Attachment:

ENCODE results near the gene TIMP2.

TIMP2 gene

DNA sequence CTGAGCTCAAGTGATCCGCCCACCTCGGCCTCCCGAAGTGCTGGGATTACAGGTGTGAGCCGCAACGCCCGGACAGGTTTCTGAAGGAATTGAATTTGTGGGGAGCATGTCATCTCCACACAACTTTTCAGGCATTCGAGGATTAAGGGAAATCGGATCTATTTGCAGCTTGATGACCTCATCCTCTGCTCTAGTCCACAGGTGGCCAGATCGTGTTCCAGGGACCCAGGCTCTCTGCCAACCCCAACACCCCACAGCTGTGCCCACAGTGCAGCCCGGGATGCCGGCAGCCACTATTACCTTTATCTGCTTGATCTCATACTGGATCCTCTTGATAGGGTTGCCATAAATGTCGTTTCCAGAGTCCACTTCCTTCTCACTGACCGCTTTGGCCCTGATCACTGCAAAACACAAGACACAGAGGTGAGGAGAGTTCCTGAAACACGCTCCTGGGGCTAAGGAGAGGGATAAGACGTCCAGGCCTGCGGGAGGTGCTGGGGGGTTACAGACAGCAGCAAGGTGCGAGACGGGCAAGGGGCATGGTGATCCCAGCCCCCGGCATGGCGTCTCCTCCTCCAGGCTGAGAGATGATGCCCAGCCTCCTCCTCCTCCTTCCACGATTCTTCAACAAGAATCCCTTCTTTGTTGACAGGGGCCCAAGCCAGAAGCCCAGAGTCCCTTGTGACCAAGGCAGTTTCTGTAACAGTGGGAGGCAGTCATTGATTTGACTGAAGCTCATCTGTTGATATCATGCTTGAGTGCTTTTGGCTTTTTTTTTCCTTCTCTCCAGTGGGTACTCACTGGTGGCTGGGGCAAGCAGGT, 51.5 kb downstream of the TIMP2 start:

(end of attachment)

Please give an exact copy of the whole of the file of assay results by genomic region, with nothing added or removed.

ENCODE results near the gene TIMP2.

TIMP2 gene

DNA sequence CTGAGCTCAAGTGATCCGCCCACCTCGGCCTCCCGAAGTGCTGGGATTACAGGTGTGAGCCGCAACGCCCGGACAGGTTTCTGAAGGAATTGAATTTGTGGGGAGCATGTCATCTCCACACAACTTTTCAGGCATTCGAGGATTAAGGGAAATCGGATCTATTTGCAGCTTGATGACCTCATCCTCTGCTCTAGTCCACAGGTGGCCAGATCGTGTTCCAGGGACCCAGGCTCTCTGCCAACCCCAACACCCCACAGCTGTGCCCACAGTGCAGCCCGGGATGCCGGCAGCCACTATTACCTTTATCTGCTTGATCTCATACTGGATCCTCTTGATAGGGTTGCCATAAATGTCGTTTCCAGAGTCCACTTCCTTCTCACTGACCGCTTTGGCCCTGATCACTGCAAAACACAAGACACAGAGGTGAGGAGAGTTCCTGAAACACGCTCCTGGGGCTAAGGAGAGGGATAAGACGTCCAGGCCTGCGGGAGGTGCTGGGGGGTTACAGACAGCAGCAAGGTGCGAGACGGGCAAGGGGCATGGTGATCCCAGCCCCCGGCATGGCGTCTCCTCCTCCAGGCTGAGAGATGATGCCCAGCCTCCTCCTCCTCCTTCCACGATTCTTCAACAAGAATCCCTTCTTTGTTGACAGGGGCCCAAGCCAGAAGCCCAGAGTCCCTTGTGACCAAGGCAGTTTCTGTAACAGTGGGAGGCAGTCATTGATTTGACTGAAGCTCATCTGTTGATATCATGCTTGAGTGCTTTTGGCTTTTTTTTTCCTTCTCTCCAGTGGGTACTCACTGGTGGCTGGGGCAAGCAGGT, 51.5 kb downstream of the TIMP2 start: